Initially announced for 9 December, the Commission finally presented its proposals on 15 December 2020 for regulations on digital services – the Digital services Act (DSA) and on digital markets, the Digital Market Act (DMA). The regulations, which respond to the ongoing discussion process initiated by the Commission and the Member States to understand the implications of the digital revolution on our societies and economies, in particular on fundamental rights and competition, have yet to be submitted to the European Parliament and the Council. The draft DSA imposes binding obligations on all digital services that connect consumers with suppliers of goods, services or content, notably transparency rules regarding online advertising or the algorithms used to promote content to internet users. Above all, the text provides for procedures that allow the rapid removal of illegal content and the effective protection of the fundamental rights of online users. The draft DMA – which we will focus on as it relates to competition law – applies to gatekeepers in the digital sector, i.e. platforms that are in an entrenched and sustainable position to act as bottlenecks between businesses and consumers. The text aims to ensure the opening of digital markets by preventing gatekeepers from imposing unfair terms on businesses and consumers.

  1. Scope of application of DMA

The DMA applies to digital services provided or offered by gatekeepers to undertakings or end-users domiciled in the European Union, irrespective of their place of establishment and the law otherwise applicable to the provision of the service, with the exclusion of markets relating to electronic communication networks and services respectively defined in Article 2(1) and (4) of the Directive establishing the European Electronic Communications Code (Art. 1). It covers online intermediation services, services provided by online search engines, social networks, video-sharing platforms or operating systems, interpersonal communication services, cloud computing services or advertising intermediation, provided by gatekeepers ( Art. 2). According to Article 3 of the DMA, a digital platform is presumed, in the absence of proof to the contrary, to be a gatekeeper if it meets three cumulative conditions:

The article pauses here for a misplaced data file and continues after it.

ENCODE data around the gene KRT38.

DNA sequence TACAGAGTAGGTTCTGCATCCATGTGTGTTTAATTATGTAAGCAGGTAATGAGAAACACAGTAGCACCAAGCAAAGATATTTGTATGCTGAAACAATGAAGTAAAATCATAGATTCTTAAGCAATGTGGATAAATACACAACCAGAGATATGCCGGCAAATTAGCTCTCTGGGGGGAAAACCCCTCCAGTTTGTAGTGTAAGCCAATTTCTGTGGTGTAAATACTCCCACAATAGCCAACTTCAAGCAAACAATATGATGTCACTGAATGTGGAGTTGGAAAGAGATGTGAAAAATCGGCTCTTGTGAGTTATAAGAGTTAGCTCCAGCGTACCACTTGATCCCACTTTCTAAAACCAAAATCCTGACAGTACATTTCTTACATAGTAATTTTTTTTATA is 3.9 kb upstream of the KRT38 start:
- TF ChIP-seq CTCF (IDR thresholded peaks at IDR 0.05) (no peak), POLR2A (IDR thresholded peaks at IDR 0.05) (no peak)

• it has a significant impact on the internal market: the DMA presumes this to be the case where the platform achieves an annual EEA turnover equal to or above EUR 6.5 billion in the last three financial years, or where the average market capitalization or the equivalent fair market value of the undertaking to which it belongs amounted to at least EUR 65 billion in the last financial year, and it provides a core platform service in at least three Member States;
  • it operates a core platform service which serves as an important gateway for business users to reach end users: this is presumed satisfied where the undertaking has more than 45 million monthly active end users established or located in the Union and more than 10 000 yearly active business users established in the Union in the last financial year;
  • it enjoys an entrenched and durable position in its operations or it is foreseeable that it will enjoy such a position in the near future: The DMA assumes that this is the case if the platform has satisfied the other two conditions in each of the last three financial years. If all the thresholds are not met, the Commission will be able to evaluate by means of a market investigation, the status of a provider and nonetheless designate it as a gatekeeper on the basis of a qualitative assessment.
  1. Obligations and prohibitions for gatekeeper platforms

Articles 5 and 6 of the DMA set out a series of ex ante obligations and prohibitions that platforms designated as gatekeepers must comply with within six months.

Under those obligations, the gatekeeper must, inter alia:

  • allow business users to promote their offers and conclude contracts with their customers outside of its platform;
  • allow end users to un-install any pre-installed software applications on its core platform service, and also allow the installation and use of third-party software applications;